Mr. Speaker, on March 2 I questioned the government's ability to provide agriculture solutions for Canadian farmers, and that question remains unanswered.
Last week we learned that the government had no solution for short term farm aid when it refused to vote for additional funding. Over the years we have seen a lack of coherent agriculture policy, which has culminated in the AIDA program, a program that is complicated. It has taken accountants and AIDA employees many hours to put the program together and we still have a lack of ability to deal with the program and to understand it.
AIDA is a program that has been slow. People have waited up to 18 months for their payment. It is a program that has been inefficient. I had an accountant tell me that he thought the government was probably throwing the applications down a set of stairs and picking one or two out of the pile. That was as much sense as he could make out of the government's response to the applications.
AIDA has also been bureaucratic to the nth degree: new employees, revisiting files, combining files without consultation with producers, and demanding clawbacks from farmers up to 18 months later. AIDA has not been a long term solution for farm families.
I am also concerned that the government is not ready to deal with or provide a solution to another problem, and that is the threat of foot and mouth disease.
The Canadian Alliance has grave concerns about the government's ability to react. This is a viral disease that spreads rapidly and is highly contagious. It is a viral disease. We know it can survive and can be transported on clothing. It is deadly to the cattle industry wherever it has shown up. We must prevent the disease from coming to Canada. I would like to suggest some ways of doing that and suggest some things on which the government could improve.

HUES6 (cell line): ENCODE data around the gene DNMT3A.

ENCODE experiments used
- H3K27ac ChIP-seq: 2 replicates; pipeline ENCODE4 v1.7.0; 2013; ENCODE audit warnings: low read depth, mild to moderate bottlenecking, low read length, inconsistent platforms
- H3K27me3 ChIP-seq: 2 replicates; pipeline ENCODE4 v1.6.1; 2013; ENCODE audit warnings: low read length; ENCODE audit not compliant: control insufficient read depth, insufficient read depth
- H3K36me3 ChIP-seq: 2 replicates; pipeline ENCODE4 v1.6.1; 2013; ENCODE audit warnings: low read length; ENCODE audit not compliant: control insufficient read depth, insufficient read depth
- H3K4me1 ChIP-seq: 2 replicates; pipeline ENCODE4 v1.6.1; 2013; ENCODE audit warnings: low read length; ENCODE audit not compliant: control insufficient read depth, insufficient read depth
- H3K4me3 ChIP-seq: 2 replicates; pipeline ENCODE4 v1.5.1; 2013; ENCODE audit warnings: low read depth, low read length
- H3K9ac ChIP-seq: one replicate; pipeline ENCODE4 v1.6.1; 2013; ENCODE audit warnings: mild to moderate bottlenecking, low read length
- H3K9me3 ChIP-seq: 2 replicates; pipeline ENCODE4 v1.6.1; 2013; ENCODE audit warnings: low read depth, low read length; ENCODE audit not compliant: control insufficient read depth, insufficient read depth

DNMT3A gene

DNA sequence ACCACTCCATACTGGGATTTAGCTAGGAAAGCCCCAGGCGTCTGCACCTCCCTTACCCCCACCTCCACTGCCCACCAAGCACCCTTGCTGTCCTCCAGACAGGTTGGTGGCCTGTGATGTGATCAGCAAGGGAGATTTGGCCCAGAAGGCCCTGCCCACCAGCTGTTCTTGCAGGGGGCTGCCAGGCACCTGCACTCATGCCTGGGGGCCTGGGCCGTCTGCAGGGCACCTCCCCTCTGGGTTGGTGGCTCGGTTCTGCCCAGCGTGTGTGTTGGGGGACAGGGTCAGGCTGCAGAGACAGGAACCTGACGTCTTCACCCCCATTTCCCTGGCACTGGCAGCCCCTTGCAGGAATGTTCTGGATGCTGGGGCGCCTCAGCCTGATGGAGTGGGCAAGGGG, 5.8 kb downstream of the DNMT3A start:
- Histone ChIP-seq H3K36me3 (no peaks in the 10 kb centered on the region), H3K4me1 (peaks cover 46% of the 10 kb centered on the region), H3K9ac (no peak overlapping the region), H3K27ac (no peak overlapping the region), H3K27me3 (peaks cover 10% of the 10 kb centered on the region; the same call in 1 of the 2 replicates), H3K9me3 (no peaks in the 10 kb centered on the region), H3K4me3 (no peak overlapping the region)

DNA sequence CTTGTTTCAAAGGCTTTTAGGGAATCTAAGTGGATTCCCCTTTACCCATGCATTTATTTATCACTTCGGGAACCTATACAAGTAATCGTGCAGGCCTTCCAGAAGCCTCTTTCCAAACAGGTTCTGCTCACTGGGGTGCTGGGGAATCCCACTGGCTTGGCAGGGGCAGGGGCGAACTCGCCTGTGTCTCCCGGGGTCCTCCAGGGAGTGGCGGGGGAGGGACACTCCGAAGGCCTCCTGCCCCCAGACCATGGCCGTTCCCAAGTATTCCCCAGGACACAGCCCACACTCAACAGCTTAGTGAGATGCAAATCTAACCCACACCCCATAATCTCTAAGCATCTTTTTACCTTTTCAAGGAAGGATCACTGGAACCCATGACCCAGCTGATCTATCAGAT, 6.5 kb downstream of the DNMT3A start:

We would like to see the government immediately initiate an education program. Travellers who are coming to and from Canada must have information about the disease. The Canadian Food Inspection Agency and its employees need to have information on the disease. People who are working at airports need to understand the importance of dealing with it. The general public are calling us constantly and they also need to be educated.
Farmers and ranchers also need to be educated. They need to understand that they can be part of the solution by being careful as to who has access to their places and to their herds.
The former Texas agriculture commissioner, Jim Hightower, said at one time that “there ain't nothing in the middle of the road but yellow stripes and dead armadillos”. The government needs to get going. It cannot sit in the middle of the road on this issue.
There is also the inspection issue. Does the government have enough staff and field personnel in both the Canadian Food Inspection Agency and the customs agency to deal with the problem? The government must increase the number of personnel if they are needed. Do we have enough sniffer dogs? When we talk to field people, they say no. We saw a news report this afternoon with some vets who have been in Britain and they also say no.
The cost of ensuring that the disease is stamped out is far less than dealing with it once it gets here. Is the government ready to act effectively? It is important that it begin to move on this. It cannot blame the opposition. It needs to make the right responses. If it makes inadequate or wrong decisions on this matter, it will cost billions.
I am asking the government if it has a solution for young people trying to do the right thing. A number of school groups are cancelling their trips and are facing a loss of their deposits. I call on the government to treat these young people properly. What will it do to provide these young people with a solution to this problem?
Is the government prepared to provide a solution for families and for young people with regard to the foot and mouth disease crisis?